“Jesus Christ, that's cool,” said Scott. “How much does it cost to build one?”

WAS I WAS PLACED NAKED AT THE WINDOW
FOR YOU TO STARE UP
SCREAMING YOUR REED-VOICED
DO YOU CALL ME "CUNT, BITCH, WHORE, SLUT, BITCH."
DO YOU CUT MY BREASTS, MOUTH?
AM I PART OF YOUR ALL-AMERICAN
BASEBALL GAME?

I don't mean to mock her in particular; college boys are tough on girls, and she had some things to work out. God deliver me if even a fraction of my prose, which can be summarized by the single sentence "I can still taste her" at the end of one short story, be brought to light (almost all of it resides safely in a box at my father's, ready for the fireplace when I get my country cabin). And to her credit, Nancy has a lovely, gentle, funny line now and reads in a clear, plain style that does her great credit. But then she read the poems screeching, lilting up with every line.

Boyd appeared one day at a college poetry reading in owl-glasses and sat quietly through the whole thing, ignoring the resentful stares of the small and awful circle assembled in that room. We hated outsiders; we went to these things to assure ourselves that we were talented. Our work was awful, and someone from outside might blow the whole thing by pointing out how unequivocably shitty the poems were.

Boyd later explained he'd been in that building to meet some fellow EEs who were working on modifying a car to run on composted leaves, but they hadn't shown, so he'd wandered in with a few spare minutes to see who was making all that noise (it was a man named James who was reading a poem about solidarity during the coming American anarchist revolution).

After the reading, which went for about an hour, and which Boyd sat through without a single smirk - an act few of us who (thought we) took poetry seriously could attempt, he hovered momentarily at the edge of the room, then walked out. We looked at each other and giggled at his passing. “Who the fuck was that?” asked someone.

“Boyd,” I said. “A grad student in EE, I think.” I'd never met him, but at a small university most paths cross, and I hung out with engineers who'd pointed him out.

“What's EE?”

Boyd would later admit, as we sat for a drink years later, that he just didn't get most art, although after marrying Nancy, he invested himself with a quick knowledge of the classics by downloading Project Gutenberg texts and printing them on a line printer at Columbia, where he began, but did not finish, his Ph.D.

“I thought of writing some code to sort of parse out the essential parts, so that I could get through them faster, but I couldn't figure it out. (Boyd shares my interest in language machines.) Maybe by cross-referencing to Bartlett's quotations, sort of like a support vector machine thing. That way I could only read the literary parts and the rest would be auto-summarized.” He looked up to see me laughing. “I know,” he said. “It's not cited documents. Still, how the hell am I supposed to get through the whole canon? Life is short.”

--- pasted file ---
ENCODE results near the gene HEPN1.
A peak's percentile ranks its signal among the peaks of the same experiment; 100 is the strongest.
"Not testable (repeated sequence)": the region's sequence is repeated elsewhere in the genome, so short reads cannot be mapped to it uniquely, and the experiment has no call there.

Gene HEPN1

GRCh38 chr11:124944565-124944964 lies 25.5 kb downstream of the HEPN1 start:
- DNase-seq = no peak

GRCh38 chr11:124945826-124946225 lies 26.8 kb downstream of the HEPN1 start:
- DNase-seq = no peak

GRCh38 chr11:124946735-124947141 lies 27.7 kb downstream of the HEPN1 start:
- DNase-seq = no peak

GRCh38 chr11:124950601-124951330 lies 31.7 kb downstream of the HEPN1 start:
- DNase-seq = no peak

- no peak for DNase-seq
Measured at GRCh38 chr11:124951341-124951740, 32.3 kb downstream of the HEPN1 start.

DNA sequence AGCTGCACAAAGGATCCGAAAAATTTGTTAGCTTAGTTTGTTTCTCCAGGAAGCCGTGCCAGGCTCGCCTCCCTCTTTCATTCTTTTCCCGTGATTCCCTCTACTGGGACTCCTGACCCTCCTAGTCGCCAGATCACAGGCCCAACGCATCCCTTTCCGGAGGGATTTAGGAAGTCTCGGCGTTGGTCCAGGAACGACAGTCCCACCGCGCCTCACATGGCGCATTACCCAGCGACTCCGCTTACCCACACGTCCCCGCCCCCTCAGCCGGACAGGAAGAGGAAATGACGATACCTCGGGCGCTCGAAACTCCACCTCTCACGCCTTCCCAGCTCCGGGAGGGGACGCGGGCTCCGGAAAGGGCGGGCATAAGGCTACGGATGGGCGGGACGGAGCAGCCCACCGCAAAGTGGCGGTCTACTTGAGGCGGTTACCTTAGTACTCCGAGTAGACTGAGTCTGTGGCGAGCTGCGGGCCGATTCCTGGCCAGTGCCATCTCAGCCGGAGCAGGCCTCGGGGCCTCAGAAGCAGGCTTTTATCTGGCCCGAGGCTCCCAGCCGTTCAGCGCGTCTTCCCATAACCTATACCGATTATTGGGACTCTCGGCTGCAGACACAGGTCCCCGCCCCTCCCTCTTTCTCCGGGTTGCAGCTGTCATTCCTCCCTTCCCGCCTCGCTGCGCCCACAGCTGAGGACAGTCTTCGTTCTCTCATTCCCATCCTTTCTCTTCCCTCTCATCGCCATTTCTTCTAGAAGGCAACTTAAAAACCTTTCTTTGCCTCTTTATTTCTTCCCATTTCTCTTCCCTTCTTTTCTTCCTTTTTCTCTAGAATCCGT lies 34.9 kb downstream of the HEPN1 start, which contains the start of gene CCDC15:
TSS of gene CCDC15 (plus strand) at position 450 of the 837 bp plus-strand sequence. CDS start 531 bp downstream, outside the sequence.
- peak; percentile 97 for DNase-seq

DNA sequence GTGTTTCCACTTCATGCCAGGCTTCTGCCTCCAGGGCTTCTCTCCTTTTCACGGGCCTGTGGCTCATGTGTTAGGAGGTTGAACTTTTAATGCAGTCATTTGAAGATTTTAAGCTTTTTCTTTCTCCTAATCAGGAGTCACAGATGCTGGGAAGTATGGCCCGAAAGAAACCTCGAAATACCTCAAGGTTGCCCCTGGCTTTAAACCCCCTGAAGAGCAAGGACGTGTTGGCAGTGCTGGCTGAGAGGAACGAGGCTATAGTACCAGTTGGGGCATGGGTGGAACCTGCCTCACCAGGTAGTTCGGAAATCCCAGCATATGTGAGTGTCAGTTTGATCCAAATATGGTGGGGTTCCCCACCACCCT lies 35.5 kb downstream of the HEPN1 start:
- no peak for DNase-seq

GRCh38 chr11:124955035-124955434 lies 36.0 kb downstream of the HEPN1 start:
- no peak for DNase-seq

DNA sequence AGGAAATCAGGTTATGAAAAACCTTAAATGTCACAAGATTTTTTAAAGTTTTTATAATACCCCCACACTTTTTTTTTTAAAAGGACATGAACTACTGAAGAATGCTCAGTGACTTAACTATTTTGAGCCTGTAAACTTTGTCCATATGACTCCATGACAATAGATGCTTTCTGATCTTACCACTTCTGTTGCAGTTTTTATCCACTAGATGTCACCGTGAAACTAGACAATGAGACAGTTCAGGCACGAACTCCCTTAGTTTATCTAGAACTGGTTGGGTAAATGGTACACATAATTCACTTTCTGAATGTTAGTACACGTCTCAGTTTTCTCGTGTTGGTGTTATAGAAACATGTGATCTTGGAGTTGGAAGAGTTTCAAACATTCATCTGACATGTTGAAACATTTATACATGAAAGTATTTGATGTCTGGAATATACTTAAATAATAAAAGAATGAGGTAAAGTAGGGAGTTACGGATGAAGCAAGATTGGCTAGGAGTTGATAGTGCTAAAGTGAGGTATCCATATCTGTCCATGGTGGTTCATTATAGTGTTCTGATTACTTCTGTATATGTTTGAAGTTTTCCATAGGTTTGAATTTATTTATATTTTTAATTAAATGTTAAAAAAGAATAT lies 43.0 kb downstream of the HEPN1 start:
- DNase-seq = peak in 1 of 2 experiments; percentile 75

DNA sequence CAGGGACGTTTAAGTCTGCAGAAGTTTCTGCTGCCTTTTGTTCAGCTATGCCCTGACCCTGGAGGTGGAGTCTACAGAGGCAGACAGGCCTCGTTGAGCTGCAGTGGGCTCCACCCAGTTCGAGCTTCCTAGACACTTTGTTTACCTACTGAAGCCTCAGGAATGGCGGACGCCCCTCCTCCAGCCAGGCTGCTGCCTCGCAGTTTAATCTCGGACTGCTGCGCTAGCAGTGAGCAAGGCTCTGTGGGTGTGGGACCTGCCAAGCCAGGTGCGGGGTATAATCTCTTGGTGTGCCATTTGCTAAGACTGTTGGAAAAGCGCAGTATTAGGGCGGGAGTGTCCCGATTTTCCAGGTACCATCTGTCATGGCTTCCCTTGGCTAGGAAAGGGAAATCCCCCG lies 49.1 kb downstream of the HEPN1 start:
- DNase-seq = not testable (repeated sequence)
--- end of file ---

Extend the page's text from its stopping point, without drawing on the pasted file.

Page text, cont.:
I'll save the story of the courting of Nancy and Boyd for some other time, or perhaps I'll come back here and fill it in later - one of the pleasures of my system is that I am free to destroy or manipulate any text once it exists. But in short, suffice it to say that it was Boyd, who'd gone through adolescence without really noting that breasts existed and gave the appearance of utter docility, who grabbed Nancy's attention. They were living together within a month. And also that I had a terrible crush on her - she was beautiful, and the boys had been hard on her, which made me love her all the more.

Now Scott and I found ourselves in Boyd's workroom, while Nancy pecked away at her keyboard down the hall.

The workroom, on the second floor at the end of a bare-wood hallway, was 15 feet on a side, one wall a huge desk assembly and the wall connecting to the left of that three racks of computers. The room smelled of solder. Boyd, wearing jeweler's magnifying glasses over his black plastic frames, looked up.

“Didn't. I'm, uh.” He bent down and dropped a bead of solder onto a circuit board.

“Lowering the noise,” he said. We had come in mid-thought, and while Boyd away from this workroom could be entertaining, socially adept, even funny, certain problems would ignite his mind like a stick of magnesium, and you couldn't extinguish it until he decided that he'd had enough. His soldering iron and jeweler's screwdrivers were his ticket away from abstract consciousness and into a sort of straight alorithmic thinking-space. He was, nominally, a systems administrator for a living, but not the regular kind. He did something quasi-governmental but with corporate backing in real time which involved the airlines and traffic and police reporting and special offices of the governor and 100 Library of Congress's worth of information transferred daily; it was absolutely incomprehensible and performed inside low-slung glass towers in Jersey, and he was not at liberty to discuss it very much. He could only get into his office by biometrics, using both thumbprints. “Although to be honest I've figured out a way around that,” he said, but refused to explain. He was, he once told me in mixed pride and self-mocking, the youngest-ever senior manager of such a facility in State Government. “Although,” he said, “to be paid such a compliment by a supervisor is less exciting when you realize that this is the only facility of its kind East of the Mississippi.”

He stood up. The circuit board into which he'd been dripping solder was the gatekeeper of signals between three devices: a black computer made out of wood, and a wooden box with two antenna coming out of the top; one of the antenna came straight out of the base of the box while the other hung off a sort of elevated platform. The floor was filled with tangled wires, but these went straight into a series of boxes.

“What I did,” he said, assuming our interest (because almost everything he ever did was interesting), “is take two theramins and wire them together, and I'm interpreting the sound” - he pointed at a box - “to get a coordinate in space, which then....” He turned to the screen, and said to me, “put your hand between the antennae.”

Which I did, and as I moved my hand a dot on screen moved with it, growing larger and smaller, and a sound came forth, throbbing and oscillating, and after a moment I realized the sound was flying around the room, growing in bass before us, turning high behind us as I moved my hand.

“I hooked it up to my surround system. Do you hear it? Hold on, let me put in the octave.” And then the sound became sort of beautiful. “And-” he was proud of himself - “I hooked it up to Csound, right?” And the sound came out like someone throwing a piano around the room while playing it.

“Jesus Christ, that's cool,” said Scott. “How much does it cost to build one?”